Lessons from Katrina on the Hudson
There are many. The most valuable one for survivors and observers may be that governments, even when optimally structured and run, cannot mitigate the Big Acts of Nature. The optimal structure for a government would have its power and influence limited to addressing the big things that are a consequence of large numbers of people interacting in a generally recognized common society. The organization and control of a military force, for example. It’s difficult to repel or defend a society from intruders with a loose association localized militia. Governments are particularly good at organizing and controlling armed forces. The pooled resources allow for the coordination of capabilities on a scale impossible to achieve by a loosely organized militia.
Micromanagement of the citizenry, on the other hand, is something that should unequivocally be outside the control or influence of governments, if for no other reason than it detracts from the organization’s ability to successfully implement the things it is good at organizing and controlling. Mandating the size of a soda drink or what kind of light bulb citizens are allowed to screw into their light sockets – clear examples of mission creep. Updating and maintaining the power gird – that’s another thing the scale and cost of which would lend itself well to government control and organization. And in the case of Big Acts of Nature, supplying and distributing the very basic necessities – food, water, shelter – for a large number of displaced citizens is another task sized for government control and organization. Instead, when events like Hurricanes Katrina or Sandy occur, we see significant failures of governments to accommodate the basic needs of the affected citizenry.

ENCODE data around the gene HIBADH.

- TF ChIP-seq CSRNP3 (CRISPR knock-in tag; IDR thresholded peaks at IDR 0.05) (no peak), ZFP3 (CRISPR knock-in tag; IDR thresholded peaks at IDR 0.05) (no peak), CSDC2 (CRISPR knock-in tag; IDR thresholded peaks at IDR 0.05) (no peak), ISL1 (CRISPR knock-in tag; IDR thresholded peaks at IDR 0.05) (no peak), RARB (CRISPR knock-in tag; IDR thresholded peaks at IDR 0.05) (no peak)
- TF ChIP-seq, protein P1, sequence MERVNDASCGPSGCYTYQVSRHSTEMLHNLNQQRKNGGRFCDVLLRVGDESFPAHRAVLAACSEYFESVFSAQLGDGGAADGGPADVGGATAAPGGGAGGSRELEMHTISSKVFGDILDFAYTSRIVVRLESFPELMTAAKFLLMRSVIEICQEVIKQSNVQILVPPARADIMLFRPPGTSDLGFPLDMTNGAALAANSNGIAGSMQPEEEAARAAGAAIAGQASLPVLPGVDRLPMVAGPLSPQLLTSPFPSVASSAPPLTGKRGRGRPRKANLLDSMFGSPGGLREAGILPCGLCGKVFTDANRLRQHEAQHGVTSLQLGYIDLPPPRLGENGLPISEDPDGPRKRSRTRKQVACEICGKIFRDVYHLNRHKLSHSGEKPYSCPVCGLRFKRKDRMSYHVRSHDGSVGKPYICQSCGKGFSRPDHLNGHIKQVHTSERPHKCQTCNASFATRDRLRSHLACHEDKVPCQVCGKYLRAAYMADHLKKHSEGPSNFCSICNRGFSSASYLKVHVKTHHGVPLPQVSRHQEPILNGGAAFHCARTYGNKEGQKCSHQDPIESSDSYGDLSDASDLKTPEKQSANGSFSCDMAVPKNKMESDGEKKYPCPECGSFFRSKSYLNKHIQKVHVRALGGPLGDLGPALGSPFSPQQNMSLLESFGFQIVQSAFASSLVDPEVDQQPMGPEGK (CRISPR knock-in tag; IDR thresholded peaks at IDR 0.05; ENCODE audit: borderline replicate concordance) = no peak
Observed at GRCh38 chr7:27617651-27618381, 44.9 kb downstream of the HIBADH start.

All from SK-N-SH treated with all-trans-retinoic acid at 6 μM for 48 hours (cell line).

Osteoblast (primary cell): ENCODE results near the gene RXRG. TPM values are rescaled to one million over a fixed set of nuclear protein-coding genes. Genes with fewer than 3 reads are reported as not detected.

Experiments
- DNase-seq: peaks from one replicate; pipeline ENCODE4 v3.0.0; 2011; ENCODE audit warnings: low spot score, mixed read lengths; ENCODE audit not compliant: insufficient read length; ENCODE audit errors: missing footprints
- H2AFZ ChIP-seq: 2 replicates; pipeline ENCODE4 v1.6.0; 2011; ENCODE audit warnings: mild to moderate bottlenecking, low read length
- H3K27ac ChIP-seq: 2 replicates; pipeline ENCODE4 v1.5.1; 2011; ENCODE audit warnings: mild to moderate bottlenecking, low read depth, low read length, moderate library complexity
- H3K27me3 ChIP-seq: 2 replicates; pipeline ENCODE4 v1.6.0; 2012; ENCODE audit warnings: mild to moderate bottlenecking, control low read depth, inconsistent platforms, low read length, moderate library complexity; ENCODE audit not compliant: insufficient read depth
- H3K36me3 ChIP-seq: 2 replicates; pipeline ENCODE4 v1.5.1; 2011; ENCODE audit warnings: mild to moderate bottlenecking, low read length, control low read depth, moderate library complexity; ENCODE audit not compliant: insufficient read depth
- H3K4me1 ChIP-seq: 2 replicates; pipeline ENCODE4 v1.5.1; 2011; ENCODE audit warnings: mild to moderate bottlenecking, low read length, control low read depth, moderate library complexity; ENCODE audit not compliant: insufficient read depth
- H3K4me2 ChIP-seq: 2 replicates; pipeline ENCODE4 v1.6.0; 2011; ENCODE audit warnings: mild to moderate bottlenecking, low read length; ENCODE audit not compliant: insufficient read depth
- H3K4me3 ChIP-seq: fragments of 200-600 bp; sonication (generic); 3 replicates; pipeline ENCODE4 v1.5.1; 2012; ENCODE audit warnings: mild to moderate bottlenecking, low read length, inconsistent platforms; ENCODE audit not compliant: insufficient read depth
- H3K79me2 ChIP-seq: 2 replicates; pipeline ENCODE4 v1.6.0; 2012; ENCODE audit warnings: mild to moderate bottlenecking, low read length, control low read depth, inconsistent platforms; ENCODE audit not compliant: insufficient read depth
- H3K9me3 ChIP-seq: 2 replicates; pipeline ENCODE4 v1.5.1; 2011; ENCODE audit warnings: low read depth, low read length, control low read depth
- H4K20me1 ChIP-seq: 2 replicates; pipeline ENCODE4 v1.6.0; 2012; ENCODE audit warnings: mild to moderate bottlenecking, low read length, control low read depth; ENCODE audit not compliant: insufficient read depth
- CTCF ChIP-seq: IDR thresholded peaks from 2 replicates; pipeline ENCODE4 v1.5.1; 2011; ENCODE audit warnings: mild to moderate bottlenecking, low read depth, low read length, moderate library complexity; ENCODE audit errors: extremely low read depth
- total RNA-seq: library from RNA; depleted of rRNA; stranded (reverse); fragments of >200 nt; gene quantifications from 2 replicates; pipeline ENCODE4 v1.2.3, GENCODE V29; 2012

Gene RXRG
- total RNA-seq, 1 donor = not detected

Insulating citizens from all the little decisions they make, and the consequences, leaves the perception that governments can fix the effects of Big Acts of Nature. Tragically, this also leaves the impression that governments are also prepared to deal with Big Acts of Nature. The guaranteed scenario, in the minds of the supplicating caught-unprepared post-disaster citizenry, is as follows:
The reality ends up being much more like:
So that’s the lesson. The response is to prepare for your own health and well-being when Big Acts of Nature happen. Call it, your “PFNDPA” – Personal and Family Natural Disaster Plan of Action. There are plenty of good links on Instapundit to get you started.